Rock Synthesis

rocks, classification, igneous and chemical

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Classification of Igneous Rocks.—Igneous rocks according to their composition, chemical and mineralogical, their structures and textures, or their mode of occurrence, are subdivided into many groups. Between allied rocks there are, however, no hard and fast boundaries, for by increase or decrease in the proportions of their constituent minerals, they pass by every gradation one into the other. Similarly the distinctive textures of one kind of rock may often be traced gradually merging into those of another. Hence the definitions adopted in establishing rock nomenclature merely correspond to more or less arbitrarily selected points in a continuously graduated series. This is frequently urged as a rea son for reducing rock classification to its simplest possible terms and using only a few generalized rock designations.

The earliest attempts at the classification of rocks on modern lines are to be found in the works of Von Leonhard (1823) and Brongniart (1827). These and other efforts, principally by Nau mann (185o), Von Cotta (1855) and Roth 0860, while being built on the criteria of composition and structure of rocks, were largely developed from purely macroscopic investigation or ulti mate chemical analysis. The pioneer work of Sorby (1858) in preparing transparent microsections of rocks opened the way for the unravelling of the mineral constituents and textures of the finer grained igneous rocks, and rapid advances in the knowl edge of the constitution of igneous rocks followed. The classifica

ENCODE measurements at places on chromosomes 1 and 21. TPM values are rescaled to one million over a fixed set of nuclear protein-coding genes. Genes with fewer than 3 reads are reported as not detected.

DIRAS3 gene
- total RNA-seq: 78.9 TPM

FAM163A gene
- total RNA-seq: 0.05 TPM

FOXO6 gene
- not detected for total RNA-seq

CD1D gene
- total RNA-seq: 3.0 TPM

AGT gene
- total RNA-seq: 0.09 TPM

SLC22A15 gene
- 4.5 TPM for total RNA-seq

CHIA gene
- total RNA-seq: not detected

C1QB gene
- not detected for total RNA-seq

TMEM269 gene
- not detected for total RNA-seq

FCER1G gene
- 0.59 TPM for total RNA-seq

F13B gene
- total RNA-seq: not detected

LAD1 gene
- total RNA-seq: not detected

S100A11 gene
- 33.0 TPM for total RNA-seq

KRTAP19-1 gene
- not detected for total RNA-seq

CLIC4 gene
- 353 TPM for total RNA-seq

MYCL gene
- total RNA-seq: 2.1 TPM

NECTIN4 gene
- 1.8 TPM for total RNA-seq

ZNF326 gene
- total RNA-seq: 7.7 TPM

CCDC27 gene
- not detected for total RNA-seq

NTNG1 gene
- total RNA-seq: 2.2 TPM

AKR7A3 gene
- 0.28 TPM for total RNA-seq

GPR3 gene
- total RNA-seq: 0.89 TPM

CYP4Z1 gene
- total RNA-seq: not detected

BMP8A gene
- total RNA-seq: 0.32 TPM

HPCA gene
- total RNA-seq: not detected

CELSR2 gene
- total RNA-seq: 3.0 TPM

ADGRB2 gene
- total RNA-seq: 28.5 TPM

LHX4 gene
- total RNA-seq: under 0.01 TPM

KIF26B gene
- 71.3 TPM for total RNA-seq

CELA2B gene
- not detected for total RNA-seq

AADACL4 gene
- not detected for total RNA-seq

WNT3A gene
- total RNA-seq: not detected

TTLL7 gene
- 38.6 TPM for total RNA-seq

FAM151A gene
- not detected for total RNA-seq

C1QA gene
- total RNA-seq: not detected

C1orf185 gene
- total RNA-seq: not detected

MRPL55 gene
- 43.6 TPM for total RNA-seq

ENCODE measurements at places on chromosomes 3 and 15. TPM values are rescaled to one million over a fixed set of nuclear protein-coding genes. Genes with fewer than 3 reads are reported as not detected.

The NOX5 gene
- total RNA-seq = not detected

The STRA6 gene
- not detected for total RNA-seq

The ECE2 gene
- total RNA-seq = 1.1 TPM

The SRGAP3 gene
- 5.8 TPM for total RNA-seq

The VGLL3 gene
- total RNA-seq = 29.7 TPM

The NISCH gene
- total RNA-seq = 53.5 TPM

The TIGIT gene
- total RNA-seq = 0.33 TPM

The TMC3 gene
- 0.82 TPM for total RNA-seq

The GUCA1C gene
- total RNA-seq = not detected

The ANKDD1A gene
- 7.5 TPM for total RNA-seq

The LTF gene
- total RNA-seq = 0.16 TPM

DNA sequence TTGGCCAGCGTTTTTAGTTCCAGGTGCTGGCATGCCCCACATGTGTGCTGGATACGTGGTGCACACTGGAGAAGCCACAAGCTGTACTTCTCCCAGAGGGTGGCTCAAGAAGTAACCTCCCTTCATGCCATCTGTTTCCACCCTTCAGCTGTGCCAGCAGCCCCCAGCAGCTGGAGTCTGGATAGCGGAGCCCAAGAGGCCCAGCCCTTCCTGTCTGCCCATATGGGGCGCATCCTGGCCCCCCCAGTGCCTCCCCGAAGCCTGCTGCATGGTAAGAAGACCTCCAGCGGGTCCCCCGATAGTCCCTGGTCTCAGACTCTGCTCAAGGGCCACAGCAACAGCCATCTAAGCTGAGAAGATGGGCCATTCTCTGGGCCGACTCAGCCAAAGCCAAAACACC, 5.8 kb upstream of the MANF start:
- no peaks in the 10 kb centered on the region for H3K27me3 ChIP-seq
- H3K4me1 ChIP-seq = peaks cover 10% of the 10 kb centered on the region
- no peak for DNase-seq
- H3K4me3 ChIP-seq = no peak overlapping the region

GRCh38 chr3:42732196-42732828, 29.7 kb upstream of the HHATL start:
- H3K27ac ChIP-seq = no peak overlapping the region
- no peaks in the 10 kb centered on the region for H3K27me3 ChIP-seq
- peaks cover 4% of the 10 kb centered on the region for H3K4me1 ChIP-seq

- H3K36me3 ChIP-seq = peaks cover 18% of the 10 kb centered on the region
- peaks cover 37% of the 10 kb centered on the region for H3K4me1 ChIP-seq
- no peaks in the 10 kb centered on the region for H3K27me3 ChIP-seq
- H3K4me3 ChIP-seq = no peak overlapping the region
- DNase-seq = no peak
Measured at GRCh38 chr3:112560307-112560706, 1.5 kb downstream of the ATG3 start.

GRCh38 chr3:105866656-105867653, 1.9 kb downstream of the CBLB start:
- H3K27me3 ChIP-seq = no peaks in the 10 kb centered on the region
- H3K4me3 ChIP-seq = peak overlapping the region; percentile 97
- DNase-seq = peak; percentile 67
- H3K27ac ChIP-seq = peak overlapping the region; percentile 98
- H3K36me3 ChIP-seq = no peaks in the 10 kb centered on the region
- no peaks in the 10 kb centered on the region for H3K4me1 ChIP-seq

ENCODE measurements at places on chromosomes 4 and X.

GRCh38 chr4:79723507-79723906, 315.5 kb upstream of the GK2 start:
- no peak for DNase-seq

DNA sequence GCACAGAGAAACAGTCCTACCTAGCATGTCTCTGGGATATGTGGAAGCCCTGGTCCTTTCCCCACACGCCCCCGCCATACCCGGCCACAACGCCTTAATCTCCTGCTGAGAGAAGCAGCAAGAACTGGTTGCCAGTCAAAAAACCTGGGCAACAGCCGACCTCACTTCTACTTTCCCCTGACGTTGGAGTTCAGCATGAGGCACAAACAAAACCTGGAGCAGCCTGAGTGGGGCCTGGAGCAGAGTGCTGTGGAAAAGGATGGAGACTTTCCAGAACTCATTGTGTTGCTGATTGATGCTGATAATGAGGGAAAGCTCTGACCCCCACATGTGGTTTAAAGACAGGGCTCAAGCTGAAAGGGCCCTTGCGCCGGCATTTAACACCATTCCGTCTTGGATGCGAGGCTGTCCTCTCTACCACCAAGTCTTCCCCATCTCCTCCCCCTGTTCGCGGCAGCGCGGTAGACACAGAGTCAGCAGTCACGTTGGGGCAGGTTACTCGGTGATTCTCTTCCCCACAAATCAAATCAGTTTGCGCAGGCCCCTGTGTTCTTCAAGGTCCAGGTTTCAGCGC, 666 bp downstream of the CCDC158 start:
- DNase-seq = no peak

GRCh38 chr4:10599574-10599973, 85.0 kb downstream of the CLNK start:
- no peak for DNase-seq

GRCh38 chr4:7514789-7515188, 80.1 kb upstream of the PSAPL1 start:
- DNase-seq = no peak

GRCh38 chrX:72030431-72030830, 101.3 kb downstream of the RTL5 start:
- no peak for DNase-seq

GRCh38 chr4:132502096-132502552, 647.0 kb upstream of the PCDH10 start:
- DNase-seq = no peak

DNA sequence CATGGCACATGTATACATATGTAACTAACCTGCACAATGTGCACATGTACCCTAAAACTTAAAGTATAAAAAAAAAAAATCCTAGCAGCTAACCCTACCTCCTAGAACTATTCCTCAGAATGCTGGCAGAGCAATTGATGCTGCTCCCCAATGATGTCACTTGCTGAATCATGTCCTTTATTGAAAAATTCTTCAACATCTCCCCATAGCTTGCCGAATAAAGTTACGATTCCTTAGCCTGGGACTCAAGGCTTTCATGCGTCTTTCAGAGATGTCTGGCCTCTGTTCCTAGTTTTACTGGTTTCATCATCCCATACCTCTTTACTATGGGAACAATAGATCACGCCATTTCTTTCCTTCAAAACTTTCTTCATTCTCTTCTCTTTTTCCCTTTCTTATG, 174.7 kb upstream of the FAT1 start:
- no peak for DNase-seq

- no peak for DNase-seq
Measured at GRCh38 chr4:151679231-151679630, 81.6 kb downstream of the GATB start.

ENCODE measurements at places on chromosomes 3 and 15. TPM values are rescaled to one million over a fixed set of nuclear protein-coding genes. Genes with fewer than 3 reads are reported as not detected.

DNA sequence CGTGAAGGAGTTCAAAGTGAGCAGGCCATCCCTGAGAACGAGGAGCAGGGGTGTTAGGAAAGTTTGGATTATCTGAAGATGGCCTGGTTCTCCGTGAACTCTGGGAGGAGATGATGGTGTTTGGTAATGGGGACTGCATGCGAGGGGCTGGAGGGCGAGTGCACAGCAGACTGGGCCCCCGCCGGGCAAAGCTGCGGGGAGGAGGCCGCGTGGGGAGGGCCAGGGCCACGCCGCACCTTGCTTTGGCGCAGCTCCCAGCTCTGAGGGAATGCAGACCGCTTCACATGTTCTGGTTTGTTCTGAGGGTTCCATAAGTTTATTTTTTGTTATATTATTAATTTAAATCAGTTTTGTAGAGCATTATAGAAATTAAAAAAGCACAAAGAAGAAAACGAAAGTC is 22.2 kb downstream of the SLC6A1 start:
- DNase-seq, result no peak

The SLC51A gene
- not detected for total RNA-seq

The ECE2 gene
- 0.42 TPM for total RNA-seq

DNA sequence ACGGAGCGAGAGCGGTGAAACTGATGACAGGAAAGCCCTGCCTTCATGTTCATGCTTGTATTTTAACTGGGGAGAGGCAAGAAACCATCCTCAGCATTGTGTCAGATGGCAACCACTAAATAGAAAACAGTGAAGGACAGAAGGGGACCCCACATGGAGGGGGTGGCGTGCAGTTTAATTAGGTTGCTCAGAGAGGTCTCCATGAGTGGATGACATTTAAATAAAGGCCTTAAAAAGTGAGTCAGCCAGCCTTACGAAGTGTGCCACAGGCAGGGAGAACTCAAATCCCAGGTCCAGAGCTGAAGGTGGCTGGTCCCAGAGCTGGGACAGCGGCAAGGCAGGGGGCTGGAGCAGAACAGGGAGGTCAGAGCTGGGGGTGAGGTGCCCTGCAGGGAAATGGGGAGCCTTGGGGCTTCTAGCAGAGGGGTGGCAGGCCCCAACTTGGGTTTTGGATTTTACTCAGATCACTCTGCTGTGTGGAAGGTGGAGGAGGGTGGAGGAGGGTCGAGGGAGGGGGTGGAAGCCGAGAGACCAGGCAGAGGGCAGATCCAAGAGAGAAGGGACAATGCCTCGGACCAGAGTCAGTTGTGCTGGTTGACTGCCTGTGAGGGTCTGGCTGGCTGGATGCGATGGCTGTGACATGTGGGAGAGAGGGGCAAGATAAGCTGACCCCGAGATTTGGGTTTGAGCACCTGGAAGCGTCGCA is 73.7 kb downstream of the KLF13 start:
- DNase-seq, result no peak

tions of Zirkel (1873) and Rosenbusch (1877) were the first products of the application of the new method of petrographic research, and in these mineral constitution was accorded first place as a basis of subdivision. The effect of microscopic study was to stress the importance of mineralogical and textural char acters of rocks to the neglect of other characteristics. Rosen busch in particular, influenced by the contention principally of Lossen (who urged the significance of the geological relations of igneous rocks, their occurrence and manner of formation), fur ther developed his classification to express the relationship of geological occurrence and texture, and introduced in the second edition of his work a fundamental change.

The new classification is based first on geological position, texture and finally mineral and chemical composition. Igneous rocks are divided thus into three great groups :—( I) Deep seated rocks, (2) Dike rocks and (3) Effusive rocks. Like others before it, it is still essentially a qualitative classification, and at the present day is the one most commonly adopted by petrographers. The latest exposition of Rosenbusch's classification is set forth in his Elemente der Gesteinslehre revised by A. Osann (1923).

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